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[News Analysis] Moon seeks renewed role in inter-Korean relations amid nuclear deadlock

With denuclearization talks between the United States and North Korea showing no sign of progress, South Korean President Moon Jae-in is seeking a greater role, renewing a push for better inter-Korean ties, analysts said Tuesday.

In his New Year’s address earlier in the day, Moon emphasized the importance of inter-Korean exchanges, while expressing hope to see North Korean leader Kim Jong-un in Seoul.

He also expressed commitment for resuming two major inter-Korean projects that have been halted since the North’s nuclear crisis -- the Kaesong industrial park and tours to the Kumgangsan resort -- as well as reconnecting roads and railways between the North and South.

Moon’s heavy emphasis on inter-Korean relations in the 25-minute televised speech indicates Seoul’s strong will to find ways for peace on the Korean Peninsula, with less dependency on the deadlocked US-North Korea nuclear talks.


South Korean President Moon Jae-in delivers the New Year address at Cheong Wa Dae on Tuesday. (Yonhap)
South Korean President Moon Jae-in delivers the New Year address at Cheong Wa Dae on Tuesday. (Yonhap)


Since the collapse of the summit between Kim and US President Donald Trump in Hanoi last February, Seoul has been vexed on finding a role in the stalled process toward North’s denuclearization, amid UN-led sanctions prohibiting most business projects with its Northern neighbor.

Starting off by expressing regret over stalled inter-Korean ties in recent years, Moon admitted to having prioritized the US-North Korea talks, saying he anticipated “the success of US-North Korea talks could lead to faster and wider inter-Korean cooperation.”

“The momentum of US-North Korea talks must be maintained. Show of force and threats do not help anybody. Our government will do everything it can to facilitate US-North Korea talks,” he said. “But in a time of impasse in US-North Korea talks that concerns retreat of inter-Korean relations, we are in desperate need to find practical ways to improve inter-Korean cooperation.”

He also renewed the invitation to North Korean leader Kim, saying “South and North Korea can work together so that the conditions for Kim Jong-un’s reciprocal visit can be arranged at an early date.”

The invitation refers back to September 2018, when Kim promised Moon that he would visit Seoul, during the leaders’ last summit in Pyongyang.

Analysts, however, see the chance for Kim’s visit as “highly unlikely,” as there is no political gain for Kim to come to Seoul at this time.

“During the address, Moon talked about reopening the Kaesong industrial park, and resuming tourism at Kumgangsan in the North. But unless the UN sanctions are lifted, the reopening of Kaesong (industrial park) is impossible,” Cheong Seong-chang, director of the Center for North Korean Studies at the Sejong Institute in Seoul, told The Korea Herald. “The only feasible area at this point is expanding tourism, including Kumgangsan, and sports exchanges. And that could be done without Kim’s visit to South Korea.”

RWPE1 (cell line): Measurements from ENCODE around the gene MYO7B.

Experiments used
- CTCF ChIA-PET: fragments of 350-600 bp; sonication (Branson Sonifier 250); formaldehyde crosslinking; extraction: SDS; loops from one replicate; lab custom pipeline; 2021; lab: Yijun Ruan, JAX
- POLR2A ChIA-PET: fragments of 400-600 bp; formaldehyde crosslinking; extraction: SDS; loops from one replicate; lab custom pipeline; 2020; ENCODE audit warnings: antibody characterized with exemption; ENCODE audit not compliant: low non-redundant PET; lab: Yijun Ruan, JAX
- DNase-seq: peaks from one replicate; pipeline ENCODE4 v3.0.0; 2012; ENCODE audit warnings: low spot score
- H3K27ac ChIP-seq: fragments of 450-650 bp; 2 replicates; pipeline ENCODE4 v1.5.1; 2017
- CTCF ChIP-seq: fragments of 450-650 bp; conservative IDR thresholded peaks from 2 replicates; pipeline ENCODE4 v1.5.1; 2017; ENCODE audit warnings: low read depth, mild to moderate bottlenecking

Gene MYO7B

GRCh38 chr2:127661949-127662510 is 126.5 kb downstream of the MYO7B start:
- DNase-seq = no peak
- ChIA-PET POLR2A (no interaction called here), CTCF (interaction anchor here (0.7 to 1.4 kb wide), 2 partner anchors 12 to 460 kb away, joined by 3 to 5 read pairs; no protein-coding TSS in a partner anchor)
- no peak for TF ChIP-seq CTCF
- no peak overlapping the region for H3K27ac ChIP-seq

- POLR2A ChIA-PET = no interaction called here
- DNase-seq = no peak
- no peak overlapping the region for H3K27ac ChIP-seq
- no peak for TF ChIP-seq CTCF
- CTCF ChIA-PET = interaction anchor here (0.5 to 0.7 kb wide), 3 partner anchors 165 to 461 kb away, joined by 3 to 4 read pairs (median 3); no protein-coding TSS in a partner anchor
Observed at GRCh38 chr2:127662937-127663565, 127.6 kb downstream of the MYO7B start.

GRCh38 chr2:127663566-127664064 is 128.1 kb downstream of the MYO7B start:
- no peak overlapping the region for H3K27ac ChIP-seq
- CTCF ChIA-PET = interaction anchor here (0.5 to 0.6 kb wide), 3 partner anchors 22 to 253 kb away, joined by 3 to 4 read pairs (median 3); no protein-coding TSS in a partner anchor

“If Seoul cannot provide a good negotiating card to Pyongyang, Kim’s visit is unlikely,” he added.

“We are observing North’s reaction (following Moon’s speech),” a Unification Ministry official said on condition of anonymity. “We will monitor whether the North is willing to ‘meet repeatedly’ and whether it is possible to resume negotiations and cooperation in coordination with the related department,” the official said, referring to Moon’s remark that he is willing to “meet repeatedly and talk ceaselessly” with the North.

The North has been mum on inter-Korean relations since the halted nuclear summit with the US. In the North Korean leader’s latest New Year’s address there was no mention of South Korea or inter-Korean relations. Meanwhile, it threatened the world that it would debut a new “strategic weapon” in the near future, while signaling there is still room for dialogue with the US.

In this light, Moon’s emphasis on sports exchanges could be the most achievable at this point as practical ways to improve inter-Korean relations, according to pundits.

Moon renewed his call to jointly host the 2032 Summer Olympics with the North, saying it would show the world that the two Koreas are one people. “It’s a matter that was promised during the inter-Korean summit and we have already delivered our intention for a joint bid to the IOC,” he said. He also appealed for negotiations for the two Koreas to march together and form a joint team at the upcoming Tokyo Summer Olympics. 

Moon also expressed hope for North Korean athletes to participate in two sports events taking place in the South this year, the East Asian Weightlifting Championships in Seoul from Feb. 27-March 3 and the World Table Tennis Championships in Busan from March 22-29.

“After hearing that the North will positively consider (attending the games), we have sent an invitation and are awaiting a response,” said a Unification Ministry official.

By Ahn Sung-mi (sahn@heraldcorp.com)
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